Updated: Sep 27
Where is Borneo?
Borneo is the world's third-largest island after Greenland and New Guinea. It is the largest island in Asia and is part of the Indonesian archipelago. Borneo, situated to the North of Australia, is surrounded by the Java Sea to its South, the Celebes Sea to the East, and the South China Sea to the North. It has an area of 288,869 square miles (748,168 square kilometers). The island is divided among three countries: Indonesia (73%), Malaysia (26%), and Brunei (1%).
Super, Unique Wildlife of Borneo
This island consists of rainforests that harbor some of the most unique creatures on Earth. Orangutans, sun bears, proboscis monkeys, clouded leopards, and the unique pygmy elephants are a few examples. The island is famous for 15,000 plants with many more yet to be discovered. There are many species of herbivorous animals, birds, and reptiles as well.
The Borneo Pygmy Elephants
In the 1900s, there were about 10 million wild elephants worldwide. But their numbers decreased rapidly over the past century. Today, there are about 415,000 African elephants and around 40,000-100,000 Asian elephants with most of them found in India. Altogether, there are approximately 455,000 to 515,000 elephants extant worldwide. This is not counting the elephants found in parks, zoos, and in private ranches across the globe.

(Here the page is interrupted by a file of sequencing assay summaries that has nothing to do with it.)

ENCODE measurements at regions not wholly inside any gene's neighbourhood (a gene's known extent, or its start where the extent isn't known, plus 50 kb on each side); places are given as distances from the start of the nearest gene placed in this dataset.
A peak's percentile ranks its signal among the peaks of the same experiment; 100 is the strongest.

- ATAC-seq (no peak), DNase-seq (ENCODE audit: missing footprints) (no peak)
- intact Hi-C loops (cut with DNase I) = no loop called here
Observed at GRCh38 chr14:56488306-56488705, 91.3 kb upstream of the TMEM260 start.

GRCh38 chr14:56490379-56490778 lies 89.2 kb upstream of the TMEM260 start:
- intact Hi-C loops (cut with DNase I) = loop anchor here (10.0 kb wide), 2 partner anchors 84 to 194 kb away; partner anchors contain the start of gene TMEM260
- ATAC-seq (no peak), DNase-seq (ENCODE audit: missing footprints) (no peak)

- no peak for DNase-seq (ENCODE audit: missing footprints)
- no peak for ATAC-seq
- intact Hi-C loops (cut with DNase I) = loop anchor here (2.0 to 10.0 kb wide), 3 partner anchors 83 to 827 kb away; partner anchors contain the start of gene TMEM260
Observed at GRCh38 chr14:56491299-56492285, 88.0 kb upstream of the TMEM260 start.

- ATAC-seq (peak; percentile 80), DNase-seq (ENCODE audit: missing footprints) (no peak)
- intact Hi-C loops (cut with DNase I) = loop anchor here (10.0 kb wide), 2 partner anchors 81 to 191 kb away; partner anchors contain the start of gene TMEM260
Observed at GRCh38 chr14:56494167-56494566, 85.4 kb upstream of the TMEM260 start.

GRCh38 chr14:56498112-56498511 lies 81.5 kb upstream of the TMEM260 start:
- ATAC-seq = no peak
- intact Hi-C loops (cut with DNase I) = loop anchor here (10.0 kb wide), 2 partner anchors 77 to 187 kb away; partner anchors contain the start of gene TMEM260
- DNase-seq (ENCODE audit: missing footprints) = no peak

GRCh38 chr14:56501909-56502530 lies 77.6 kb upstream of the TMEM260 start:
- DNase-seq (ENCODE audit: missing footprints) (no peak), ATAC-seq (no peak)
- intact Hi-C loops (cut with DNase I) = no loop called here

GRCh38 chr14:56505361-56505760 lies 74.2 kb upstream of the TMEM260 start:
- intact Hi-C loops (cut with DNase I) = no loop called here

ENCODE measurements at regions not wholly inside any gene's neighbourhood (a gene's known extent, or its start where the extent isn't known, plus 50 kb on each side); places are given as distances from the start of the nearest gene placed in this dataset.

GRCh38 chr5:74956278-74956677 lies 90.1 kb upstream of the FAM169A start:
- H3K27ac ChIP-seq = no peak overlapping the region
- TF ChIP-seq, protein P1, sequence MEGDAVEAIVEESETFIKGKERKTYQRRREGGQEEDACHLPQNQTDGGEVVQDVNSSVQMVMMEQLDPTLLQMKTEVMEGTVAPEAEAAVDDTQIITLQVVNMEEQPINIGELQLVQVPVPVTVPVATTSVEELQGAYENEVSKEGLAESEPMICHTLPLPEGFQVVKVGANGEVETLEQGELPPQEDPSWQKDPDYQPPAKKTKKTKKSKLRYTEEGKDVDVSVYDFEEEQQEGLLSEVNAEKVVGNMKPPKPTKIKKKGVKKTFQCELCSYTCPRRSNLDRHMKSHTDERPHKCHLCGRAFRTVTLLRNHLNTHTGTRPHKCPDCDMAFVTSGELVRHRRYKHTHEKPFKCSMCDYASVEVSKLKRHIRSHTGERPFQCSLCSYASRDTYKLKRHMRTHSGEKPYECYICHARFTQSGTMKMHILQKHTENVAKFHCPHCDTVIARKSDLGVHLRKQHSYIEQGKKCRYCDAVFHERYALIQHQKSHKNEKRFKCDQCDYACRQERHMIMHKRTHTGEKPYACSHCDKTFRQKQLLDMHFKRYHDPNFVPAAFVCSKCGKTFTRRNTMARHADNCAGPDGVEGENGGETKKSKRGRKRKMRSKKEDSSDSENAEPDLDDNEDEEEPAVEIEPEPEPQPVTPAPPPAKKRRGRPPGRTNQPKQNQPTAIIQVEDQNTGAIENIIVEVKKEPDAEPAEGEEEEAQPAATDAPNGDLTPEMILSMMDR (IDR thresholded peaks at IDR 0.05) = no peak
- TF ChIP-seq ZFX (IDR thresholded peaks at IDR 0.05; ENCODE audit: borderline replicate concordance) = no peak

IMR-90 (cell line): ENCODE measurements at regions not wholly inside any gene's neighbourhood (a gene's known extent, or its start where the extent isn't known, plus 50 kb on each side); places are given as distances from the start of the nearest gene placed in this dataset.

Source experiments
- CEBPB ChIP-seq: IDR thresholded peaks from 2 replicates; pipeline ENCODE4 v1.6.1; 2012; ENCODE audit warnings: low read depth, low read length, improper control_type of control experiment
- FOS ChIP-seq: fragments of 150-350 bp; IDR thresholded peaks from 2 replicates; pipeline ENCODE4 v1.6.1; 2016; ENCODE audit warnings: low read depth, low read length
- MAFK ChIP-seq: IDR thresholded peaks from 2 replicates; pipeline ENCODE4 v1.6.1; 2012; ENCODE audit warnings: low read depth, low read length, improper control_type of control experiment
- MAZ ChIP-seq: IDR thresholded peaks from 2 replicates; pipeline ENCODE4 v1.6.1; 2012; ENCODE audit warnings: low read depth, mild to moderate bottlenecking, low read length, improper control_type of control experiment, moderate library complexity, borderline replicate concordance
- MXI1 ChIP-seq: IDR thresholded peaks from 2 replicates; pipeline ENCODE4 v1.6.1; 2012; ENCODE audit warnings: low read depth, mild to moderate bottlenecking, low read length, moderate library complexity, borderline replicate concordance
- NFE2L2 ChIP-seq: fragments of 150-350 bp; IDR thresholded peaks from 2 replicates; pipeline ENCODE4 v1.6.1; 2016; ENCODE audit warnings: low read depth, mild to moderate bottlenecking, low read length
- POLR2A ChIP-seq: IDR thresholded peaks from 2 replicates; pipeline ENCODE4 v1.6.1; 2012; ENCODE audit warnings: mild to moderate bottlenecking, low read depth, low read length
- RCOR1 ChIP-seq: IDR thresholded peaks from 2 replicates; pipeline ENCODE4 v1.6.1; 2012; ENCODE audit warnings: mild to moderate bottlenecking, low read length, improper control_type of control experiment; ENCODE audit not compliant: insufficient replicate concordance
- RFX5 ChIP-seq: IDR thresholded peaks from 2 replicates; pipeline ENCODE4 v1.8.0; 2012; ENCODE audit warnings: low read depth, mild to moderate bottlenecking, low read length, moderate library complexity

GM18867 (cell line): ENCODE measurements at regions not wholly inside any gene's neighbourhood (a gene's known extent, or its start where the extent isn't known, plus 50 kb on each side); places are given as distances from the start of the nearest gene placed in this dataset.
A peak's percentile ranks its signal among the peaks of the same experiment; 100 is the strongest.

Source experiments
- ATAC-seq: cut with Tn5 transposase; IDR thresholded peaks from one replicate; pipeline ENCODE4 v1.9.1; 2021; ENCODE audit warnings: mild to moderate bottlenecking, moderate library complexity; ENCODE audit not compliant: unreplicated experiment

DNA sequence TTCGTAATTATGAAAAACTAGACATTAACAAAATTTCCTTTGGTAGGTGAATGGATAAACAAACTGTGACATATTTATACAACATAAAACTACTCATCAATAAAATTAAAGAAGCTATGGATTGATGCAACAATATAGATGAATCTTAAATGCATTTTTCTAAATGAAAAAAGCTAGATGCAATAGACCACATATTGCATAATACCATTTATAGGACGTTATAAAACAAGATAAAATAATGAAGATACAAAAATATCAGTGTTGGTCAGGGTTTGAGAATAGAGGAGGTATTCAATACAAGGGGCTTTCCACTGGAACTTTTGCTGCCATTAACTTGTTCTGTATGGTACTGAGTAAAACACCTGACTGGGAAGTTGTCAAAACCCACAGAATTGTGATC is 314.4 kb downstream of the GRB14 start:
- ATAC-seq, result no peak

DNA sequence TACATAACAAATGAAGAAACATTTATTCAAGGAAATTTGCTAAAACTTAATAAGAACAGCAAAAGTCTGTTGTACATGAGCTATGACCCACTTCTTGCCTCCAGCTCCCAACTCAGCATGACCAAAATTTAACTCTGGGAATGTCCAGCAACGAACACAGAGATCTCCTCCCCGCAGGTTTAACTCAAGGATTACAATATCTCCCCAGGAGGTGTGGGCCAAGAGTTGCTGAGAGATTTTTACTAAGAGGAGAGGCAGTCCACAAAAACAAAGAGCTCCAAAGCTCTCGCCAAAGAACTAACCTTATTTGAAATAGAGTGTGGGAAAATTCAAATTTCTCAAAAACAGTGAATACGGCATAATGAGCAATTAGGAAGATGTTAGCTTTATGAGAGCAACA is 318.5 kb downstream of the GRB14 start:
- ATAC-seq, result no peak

In general, African elephants are larger than the Asian elephants. This is mainly because Africa is a huge continent with plenty of space and food resources. In general, the animals there, such as the African crocodiles and lions, tend to be larger than similar animals found in other places like Asia.
Borneo is a small island, and therefore, the Borneo elephants are smaller on average than those found in, for example, India. An anomaly is the Sri Lankan elephants that reside on another small island, Sri Lanka. These elephants are of the same size as those found in India! How can that be? Well, a long time ago, this island was the Southern tip of India. During the Miocene epoch, about 25-5 million years ago, the tip broke off from mainland India carrying with it many animals, birds, and reptiles from India. It is possible though that these elephants will shrink in size gradually over next hundreds of thousands of years.
There are about 1,500 Borneo’s pygmy elephants left in the wild. They are endangered. Once thought to be introduced by humans to the island, these elephants are actually derived from Sudanic stock and are indigenous to Borneo!
Borneo elephants are labeled “pygmy” meaning “small” because it was thought that they were much smaller than their other Asian cousins, like the Indian elephant.
What are the threats to the Borneo Elephants?
The same threats that affect Asian elephants today, also affect the Borneo elephants. Habitat loss, degradation, and fragmentation driven by an expanding human population, leads to increasing conflicts between humans and elephants. For example, the elephants are driven to raid human crop because their own habitat is being destroyed but are killed in the process. Expanding human development also disrupts the elephants’ migration routes and depletes their food sources.
While the wildlife authorities in Borneo are doing their best to combat these problems, the number of Borneo elephants is unfortunately decreasing gradually.
Did You Know?
An archipelago is an area that contains a chain or group of islands scattered in lakes, rivers, or the ocean.
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